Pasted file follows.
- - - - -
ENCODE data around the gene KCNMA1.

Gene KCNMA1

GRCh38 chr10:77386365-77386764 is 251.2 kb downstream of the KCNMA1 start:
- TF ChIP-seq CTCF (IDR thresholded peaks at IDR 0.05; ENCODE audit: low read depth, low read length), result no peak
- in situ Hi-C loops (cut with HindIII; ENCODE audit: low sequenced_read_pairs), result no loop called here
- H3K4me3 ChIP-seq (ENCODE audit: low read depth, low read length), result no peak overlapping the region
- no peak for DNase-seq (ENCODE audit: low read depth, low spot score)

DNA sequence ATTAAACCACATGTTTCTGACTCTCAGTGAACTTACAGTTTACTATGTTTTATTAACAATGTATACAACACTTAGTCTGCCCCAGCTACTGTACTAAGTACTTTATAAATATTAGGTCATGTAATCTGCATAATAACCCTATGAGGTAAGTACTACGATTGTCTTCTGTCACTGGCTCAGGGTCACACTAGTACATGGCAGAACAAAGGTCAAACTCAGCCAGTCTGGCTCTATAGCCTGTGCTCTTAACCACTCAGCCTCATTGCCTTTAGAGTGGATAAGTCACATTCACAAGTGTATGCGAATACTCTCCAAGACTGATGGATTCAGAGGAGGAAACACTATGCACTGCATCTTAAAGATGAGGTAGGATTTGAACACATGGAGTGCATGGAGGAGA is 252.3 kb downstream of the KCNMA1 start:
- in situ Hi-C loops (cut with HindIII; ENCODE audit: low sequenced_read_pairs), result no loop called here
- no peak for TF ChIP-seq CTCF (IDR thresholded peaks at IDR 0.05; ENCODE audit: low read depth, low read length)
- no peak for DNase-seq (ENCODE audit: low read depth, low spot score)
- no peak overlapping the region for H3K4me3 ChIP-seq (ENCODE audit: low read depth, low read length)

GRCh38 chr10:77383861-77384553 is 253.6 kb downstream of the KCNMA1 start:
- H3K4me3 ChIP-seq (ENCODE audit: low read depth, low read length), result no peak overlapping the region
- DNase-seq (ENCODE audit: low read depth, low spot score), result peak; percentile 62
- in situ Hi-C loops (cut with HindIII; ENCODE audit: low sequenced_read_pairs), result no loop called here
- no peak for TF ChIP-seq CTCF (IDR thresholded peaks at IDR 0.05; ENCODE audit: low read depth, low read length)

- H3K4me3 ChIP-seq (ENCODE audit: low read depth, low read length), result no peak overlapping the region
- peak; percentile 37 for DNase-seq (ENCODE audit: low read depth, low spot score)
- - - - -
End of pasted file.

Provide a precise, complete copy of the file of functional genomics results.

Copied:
ENCODE data around the gene KCNMA1.

Gene KCNMA1

GRCh38 chr10:77386365-77386764 is 251.2 kb downstream of the KCNMA1 start:
- TF ChIP-seq CTCF (IDR thresholded peaks at IDR 0.05; ENCODE audit: low read depth, low read length), result no peak
- in situ Hi-C loops (cut with HindIII; ENCODE audit: low sequenced_read_pairs), result no loop called here
- H3K4me3 ChIP-seq (ENCODE audit: low read depth, low read length), result no peak overlapping the region
- no peak for DNase-seq (ENCODE audit: low read depth, low spot score)

DNA sequence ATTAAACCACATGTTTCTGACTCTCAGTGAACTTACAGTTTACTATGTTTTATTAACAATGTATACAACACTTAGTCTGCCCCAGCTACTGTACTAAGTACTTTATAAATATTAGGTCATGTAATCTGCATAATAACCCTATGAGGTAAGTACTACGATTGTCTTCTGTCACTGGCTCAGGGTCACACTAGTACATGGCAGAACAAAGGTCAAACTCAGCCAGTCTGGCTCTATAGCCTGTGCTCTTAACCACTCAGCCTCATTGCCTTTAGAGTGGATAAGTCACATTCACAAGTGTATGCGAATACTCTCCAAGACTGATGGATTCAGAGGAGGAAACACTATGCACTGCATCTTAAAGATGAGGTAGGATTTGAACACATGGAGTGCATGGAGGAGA is 252.3 kb downstream of the KCNMA1 start:
- in situ Hi-C loops (cut with HindIII; ENCODE audit: low sequenced_read_pairs), result no loop called here
- no peak for TF ChIP-seq CTCF (IDR thresholded peaks at IDR 0.05; ENCODE audit: low read depth, low read length)
- no peak for DNase-seq (ENCODE audit: low read depth, low spot score)
- no peak overlapping the region for H3K4me3 ChIP-seq (ENCODE audit: low read depth, low read length)

GRCh38 chr10:77383861-77384553 is 253.6 kb downstream of the KCNMA1 start:
- H3K4me3 ChIP-seq (ENCODE audit: low read depth, low read length), result no peak overlapping the region
- DNase-seq (ENCODE audit: low read depth, low spot score), result peak; percentile 62
- in situ Hi-C loops (cut with HindIII; ENCODE audit: low sequenced_read_pairs), result no loop called here
- no peak for TF ChIP-seq CTCF (IDR thresholded peaks at IDR 0.05; ENCODE audit: low read depth, low read length)

- H3K4me3 ChIP-seq (ENCODE audit: low read depth, low read length), result no peak overlapping the region
- peak; percentile 37 for DNase-seq (ENCODE audit: low read depth, low spot score)